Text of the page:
The project name comes from Robert L. Woodson Sr.’s 1997 book, “The Triumphs of Joseph” which outlines how sustainable inner-city renewal comes from those in the community – free of government interference.
This initiative emerged from discussions Owens, who at the time was director of African-American engagement for the Republican Party of Wisconsin, was having with black ministers about Milwaukee ranking No. 1 one in the nation for unemployment among working-age black men.
Smith, founder of Greater Praise Church of God in Christ, located at 54th and Center streets in Milwaukee, bears witness to the personal destruction that happens when people live in poverty and despair; when the path to viable employment can’t be seen or found; when there are no role models to offer hope.
Believing in a better future, Smith and Owens continued talking, and when Owens joined Johnson’s team, the Joseph Project gained traction. Johnson engaged employers who were willing to take a chance with people who needed a second chance.
Bolstad, a retired U.S. Army officer who had experience teaching ROTC, worked with Smith to develop the curriculum for a weeklong training program to prepare individuals for the responsibility and disciplines of a regular work life.
A few large employers in Sheboygan County, including Kohler Co., signed up and the program launched.
Smith understands “the street.” His non-negotiable expectations weed out those who aren’t ready to make the life-changing commitment to employment. It’s not uncommon for him to interview 65 candidates and find 10 to 15 people who are ready to commit.
Candidates must pass a drug test, show up on time daily for classes and demonstrate the right attitude. He tells each candidate, “You have to want this more than we want this for you.”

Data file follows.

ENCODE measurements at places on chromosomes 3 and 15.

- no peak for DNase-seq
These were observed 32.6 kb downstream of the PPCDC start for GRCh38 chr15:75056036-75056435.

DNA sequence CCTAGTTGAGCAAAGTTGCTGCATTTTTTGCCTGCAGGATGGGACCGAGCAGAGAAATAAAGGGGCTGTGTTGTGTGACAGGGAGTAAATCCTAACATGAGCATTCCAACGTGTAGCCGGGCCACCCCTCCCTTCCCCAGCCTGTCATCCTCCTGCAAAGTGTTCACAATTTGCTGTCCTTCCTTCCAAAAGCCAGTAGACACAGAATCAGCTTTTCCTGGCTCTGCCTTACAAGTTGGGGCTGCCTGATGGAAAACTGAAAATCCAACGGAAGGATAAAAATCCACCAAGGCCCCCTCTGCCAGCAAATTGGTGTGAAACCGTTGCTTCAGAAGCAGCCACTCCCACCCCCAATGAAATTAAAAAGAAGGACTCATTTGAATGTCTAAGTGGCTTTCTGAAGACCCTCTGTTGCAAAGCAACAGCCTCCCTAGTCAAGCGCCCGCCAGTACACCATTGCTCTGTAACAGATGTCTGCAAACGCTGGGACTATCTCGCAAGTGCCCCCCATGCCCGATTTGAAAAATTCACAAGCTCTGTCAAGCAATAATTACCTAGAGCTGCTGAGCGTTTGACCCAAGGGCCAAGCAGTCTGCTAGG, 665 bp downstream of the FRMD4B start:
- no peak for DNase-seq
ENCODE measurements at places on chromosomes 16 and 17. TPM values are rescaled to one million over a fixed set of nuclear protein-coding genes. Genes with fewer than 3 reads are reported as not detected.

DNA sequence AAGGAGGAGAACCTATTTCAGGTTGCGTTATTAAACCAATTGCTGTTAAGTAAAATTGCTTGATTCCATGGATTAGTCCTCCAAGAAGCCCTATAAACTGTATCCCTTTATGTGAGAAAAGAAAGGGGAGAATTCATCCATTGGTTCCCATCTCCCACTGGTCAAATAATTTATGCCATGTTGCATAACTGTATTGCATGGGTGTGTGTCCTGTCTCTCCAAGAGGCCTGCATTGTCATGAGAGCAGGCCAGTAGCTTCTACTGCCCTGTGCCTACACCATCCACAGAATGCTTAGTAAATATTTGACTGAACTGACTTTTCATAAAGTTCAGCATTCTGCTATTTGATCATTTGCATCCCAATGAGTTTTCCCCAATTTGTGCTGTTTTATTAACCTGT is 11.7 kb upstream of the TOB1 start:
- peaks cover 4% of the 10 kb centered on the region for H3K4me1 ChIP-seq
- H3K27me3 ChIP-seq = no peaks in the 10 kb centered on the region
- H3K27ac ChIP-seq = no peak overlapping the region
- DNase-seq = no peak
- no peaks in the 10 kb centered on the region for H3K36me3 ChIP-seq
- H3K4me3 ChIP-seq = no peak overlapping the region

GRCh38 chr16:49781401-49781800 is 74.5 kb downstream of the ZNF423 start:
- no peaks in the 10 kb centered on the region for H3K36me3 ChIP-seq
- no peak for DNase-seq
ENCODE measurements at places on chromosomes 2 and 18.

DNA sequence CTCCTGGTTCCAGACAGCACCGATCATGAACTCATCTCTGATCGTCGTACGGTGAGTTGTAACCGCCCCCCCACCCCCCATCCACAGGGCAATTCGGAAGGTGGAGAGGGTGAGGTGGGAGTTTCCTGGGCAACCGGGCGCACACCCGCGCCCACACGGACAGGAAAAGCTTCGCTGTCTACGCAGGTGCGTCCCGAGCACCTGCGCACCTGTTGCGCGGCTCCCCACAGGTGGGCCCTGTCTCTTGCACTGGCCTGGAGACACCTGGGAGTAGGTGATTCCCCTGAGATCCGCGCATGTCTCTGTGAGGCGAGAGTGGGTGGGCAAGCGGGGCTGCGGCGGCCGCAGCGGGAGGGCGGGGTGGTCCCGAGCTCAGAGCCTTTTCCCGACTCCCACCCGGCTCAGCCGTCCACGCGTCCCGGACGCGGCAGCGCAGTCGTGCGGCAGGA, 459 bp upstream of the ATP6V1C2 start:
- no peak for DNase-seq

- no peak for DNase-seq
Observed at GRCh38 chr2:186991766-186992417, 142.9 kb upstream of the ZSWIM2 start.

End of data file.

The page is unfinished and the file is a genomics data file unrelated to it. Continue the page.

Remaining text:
Bolstad and Smith then facilitate the soft and life skills training, which includes: goal-setting, communication skills, teamwork, conflict resolution, interviewing and presentation skills, spiritual fitness and financial management.
Johnson has participated in every training session, either in person or via conference call, to provide encouragement and support, and to congratulate the graduates. He tells each graduate that his or her success carves a path for future candidates and stresses that “Attitude is most important!”
Over the past 10 months, The Joseph Project has graduated 143 individuals and employed 80 people. Another 31 are undergoing the hiring process, and the program has a 71 percent retention rate.
Paul Bridges, almost 60 years old and a graduate, said, “Having a job means that I have a future!”
The Joseph Project has proven to be a bridge from poverty to independence for those who are ready to commit. Some graduates who now receive a regular paycheck have been able to buy school clothes for their children, rent an apartment for the first time, buy better quality food, purchase a car, and some are even working with a financial planner to plan for retirement.
“The Joseph Project has completely turned my life around,” said Willie McShane, 54. “I used to wake up with all the stresses of the world on me. I didn’t have a clue what to do. Now, I am stress-free and comfortable. I can see tomorrow and have hope. More than anyone, I’m proud of me!”
The Joseph Project is a proven model that works. It has scaled to five employers in Sheboygan and is being replicated in Madison.
When asked what most surprised him about the Joseph Project, Smith said,
“To see how many people really do care about others and want to help!”
As a grassroots program, funding comes from donations and a lot of prayers and resources are desperately needed. Currently, the program has five vans and an SUV that are used to transport workers to and from Milwaukee and Sheboygan employer sites six times daily, seven days a week, racking up more than 10,000 miles per month. Employees receive free transportation for the first month and then pay $10 per day thereafter, which doesn’t cover costs. Donations to support vehicle maintenance, driver salaries and a dispatcher are urgently needed as the winter months approach.
Additionally, employment in the greater Milwaukee area is desired. When asked what seems to be the greatest stumbling block, Smith said,
“Finding employers who are willing to make an exception to candidates who don’t have their GED or a solid work background.”
Johnson added, “We’re committed to making a difference, one person at a time.”